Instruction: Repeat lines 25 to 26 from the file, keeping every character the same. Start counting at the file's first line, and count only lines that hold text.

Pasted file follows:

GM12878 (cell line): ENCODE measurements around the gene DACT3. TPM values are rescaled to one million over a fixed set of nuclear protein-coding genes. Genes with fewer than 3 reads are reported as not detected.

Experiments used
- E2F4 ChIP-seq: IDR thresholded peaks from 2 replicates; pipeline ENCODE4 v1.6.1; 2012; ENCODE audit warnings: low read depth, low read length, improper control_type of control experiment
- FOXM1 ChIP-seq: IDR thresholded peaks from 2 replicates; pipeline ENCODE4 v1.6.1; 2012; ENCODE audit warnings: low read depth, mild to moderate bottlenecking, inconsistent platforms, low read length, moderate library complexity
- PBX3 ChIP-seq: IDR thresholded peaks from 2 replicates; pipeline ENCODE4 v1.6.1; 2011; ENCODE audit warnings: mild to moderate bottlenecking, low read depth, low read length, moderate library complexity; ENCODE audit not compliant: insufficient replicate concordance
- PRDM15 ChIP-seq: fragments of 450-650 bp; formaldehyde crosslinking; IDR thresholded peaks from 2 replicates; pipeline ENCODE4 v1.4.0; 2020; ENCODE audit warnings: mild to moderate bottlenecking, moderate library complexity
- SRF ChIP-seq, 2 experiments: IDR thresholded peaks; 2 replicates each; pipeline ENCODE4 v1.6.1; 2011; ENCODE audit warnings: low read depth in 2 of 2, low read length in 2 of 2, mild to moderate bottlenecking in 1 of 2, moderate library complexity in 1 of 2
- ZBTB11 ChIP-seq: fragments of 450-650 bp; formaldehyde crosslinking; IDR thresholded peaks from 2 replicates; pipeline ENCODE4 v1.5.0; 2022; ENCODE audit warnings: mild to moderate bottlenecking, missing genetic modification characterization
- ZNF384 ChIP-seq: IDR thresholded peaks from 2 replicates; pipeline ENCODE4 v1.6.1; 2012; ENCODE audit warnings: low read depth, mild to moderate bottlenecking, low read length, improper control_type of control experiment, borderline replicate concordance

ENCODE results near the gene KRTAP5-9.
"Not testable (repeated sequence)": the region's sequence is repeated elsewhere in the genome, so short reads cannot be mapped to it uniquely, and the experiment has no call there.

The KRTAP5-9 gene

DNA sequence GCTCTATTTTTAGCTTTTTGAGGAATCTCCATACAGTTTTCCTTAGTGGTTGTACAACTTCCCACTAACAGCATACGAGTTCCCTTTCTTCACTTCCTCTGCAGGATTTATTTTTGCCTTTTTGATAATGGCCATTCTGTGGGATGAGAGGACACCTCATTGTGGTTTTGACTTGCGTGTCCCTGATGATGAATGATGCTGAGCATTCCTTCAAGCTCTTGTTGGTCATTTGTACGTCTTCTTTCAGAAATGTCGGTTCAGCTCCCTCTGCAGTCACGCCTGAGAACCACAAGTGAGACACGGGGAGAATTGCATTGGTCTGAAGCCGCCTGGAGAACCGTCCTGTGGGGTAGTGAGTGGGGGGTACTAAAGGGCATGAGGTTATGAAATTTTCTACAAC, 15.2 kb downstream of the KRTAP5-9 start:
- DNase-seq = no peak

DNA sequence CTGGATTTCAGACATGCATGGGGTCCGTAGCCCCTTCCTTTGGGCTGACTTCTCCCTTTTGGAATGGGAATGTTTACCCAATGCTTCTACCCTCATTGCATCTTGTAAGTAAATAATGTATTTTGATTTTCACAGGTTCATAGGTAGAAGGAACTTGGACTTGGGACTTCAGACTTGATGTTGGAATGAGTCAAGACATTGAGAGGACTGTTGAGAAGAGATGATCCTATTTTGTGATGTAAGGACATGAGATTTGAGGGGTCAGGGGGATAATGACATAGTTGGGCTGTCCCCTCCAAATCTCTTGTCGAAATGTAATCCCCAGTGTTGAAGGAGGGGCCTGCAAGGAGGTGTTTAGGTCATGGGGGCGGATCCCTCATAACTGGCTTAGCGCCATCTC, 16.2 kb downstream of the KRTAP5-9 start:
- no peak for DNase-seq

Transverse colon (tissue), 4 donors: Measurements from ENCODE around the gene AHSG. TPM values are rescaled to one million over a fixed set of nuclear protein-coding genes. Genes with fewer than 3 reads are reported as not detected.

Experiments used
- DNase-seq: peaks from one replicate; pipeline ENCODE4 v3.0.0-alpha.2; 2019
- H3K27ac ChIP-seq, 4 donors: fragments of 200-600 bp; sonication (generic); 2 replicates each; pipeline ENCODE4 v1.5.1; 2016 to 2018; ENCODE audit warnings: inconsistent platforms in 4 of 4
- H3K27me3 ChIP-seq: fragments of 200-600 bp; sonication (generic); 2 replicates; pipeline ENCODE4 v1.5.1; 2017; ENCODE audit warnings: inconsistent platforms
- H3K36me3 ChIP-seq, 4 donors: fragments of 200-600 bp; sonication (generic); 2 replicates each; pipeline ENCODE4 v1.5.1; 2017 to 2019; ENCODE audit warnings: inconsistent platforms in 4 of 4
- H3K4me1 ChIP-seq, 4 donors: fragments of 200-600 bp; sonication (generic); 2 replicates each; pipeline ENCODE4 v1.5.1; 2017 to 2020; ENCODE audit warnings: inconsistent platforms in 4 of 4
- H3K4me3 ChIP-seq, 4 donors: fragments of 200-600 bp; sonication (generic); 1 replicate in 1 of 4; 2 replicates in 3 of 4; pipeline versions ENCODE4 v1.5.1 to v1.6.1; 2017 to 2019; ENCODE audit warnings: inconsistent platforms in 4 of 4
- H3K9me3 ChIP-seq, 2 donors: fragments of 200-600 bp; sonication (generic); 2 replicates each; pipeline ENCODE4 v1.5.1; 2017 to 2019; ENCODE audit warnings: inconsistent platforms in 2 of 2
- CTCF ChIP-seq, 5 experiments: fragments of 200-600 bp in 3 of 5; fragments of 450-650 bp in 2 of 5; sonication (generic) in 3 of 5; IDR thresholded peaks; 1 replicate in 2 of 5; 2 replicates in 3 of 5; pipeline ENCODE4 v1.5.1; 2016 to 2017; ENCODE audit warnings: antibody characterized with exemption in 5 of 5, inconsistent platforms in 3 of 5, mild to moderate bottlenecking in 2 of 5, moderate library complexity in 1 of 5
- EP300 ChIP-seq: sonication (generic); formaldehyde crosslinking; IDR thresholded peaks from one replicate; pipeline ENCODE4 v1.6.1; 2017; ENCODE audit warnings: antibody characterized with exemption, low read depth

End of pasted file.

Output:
- H3K9me3 ChIP-seq, 2 donors: fragments of 200-600 bp; sonication (generic); 2 replicates each; pipeline ENCODE4 v1.5.1; 2017 to 2019; ENCODE audit warnings: inconsistent platforms in 2 of 2
- CTCF ChIP-seq, 5 experiments: fragments of 200-600 bp in 3 of 5; fragments of 450-650 bp in 2 of 5; sonication (generic) in 3 of 5; IDR thresholded peaks; 1 replicate in 2 of 5; 2 replicates in 3 of 5; pipeline ENCODE4 v1.5.1; 2016 to 2017; ENCODE audit warnings: antibody characterized with exemption in 5 of 5, inconsistent platforms in 3 of 5, mild to moderate bottlenecking in 2 of 5, moderate library complexity in 1 of 5